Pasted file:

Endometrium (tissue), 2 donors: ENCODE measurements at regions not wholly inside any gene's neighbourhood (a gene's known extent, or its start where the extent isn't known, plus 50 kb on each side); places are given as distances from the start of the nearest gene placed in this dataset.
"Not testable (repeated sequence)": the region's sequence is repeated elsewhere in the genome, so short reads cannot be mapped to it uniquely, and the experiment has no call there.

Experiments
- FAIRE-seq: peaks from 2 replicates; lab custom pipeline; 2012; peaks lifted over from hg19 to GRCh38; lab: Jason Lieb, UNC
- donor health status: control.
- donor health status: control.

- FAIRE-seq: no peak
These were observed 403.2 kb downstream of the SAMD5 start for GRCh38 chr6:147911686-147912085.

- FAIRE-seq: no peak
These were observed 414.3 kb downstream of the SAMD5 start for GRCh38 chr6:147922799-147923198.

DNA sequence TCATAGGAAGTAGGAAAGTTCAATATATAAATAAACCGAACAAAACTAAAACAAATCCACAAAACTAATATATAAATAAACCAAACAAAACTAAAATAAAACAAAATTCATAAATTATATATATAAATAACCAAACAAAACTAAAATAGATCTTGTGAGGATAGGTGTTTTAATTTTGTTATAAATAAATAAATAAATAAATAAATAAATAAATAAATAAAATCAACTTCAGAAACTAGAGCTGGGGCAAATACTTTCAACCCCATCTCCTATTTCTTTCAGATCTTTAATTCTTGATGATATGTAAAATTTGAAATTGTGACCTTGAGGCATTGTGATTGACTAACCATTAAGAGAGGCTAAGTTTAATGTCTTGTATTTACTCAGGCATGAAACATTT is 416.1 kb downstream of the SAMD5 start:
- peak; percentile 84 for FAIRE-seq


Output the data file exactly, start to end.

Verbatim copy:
Endometrium (tissue), 2 donors: ENCODE measurements at regions not wholly inside any gene's neighbourhood (a gene's known extent, or its start where the extent isn't known, plus 50 kb on each side); places are given as distances from the start of the nearest gene placed in this dataset.
"Not testable (repeated sequence)": the region's sequence is repeated elsewhere in the genome, so short reads cannot be mapped to it uniquely, and the experiment has no call there.

Experiments
- FAIRE-seq: peaks from 2 replicates; lab custom pipeline; 2012; peaks lifted over from hg19 to GRCh38; lab: Jason Lieb, UNC
- donor health status: control.
- donor health status: control.

- FAIRE-seq: no peak
These were observed 403.2 kb downstream of the SAMD5 start for GRCh38 chr6:147911686-147912085.

- FAIRE-seq: no peak
These were observed 414.3 kb downstream of the SAMD5 start for GRCh38 chr6:147922799-147923198.

DNA sequence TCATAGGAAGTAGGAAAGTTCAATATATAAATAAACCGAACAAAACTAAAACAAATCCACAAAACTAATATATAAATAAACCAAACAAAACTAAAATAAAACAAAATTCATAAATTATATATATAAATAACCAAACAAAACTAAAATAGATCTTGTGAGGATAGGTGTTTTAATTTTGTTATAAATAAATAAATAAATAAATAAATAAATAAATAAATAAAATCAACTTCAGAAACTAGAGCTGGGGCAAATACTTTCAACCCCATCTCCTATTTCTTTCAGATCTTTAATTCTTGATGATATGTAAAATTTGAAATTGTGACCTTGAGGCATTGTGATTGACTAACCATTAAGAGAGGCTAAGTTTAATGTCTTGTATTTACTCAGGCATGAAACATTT is 416.1 kb downstream of the SAMD5 start:
- peak; percentile 84 for FAIRE-seq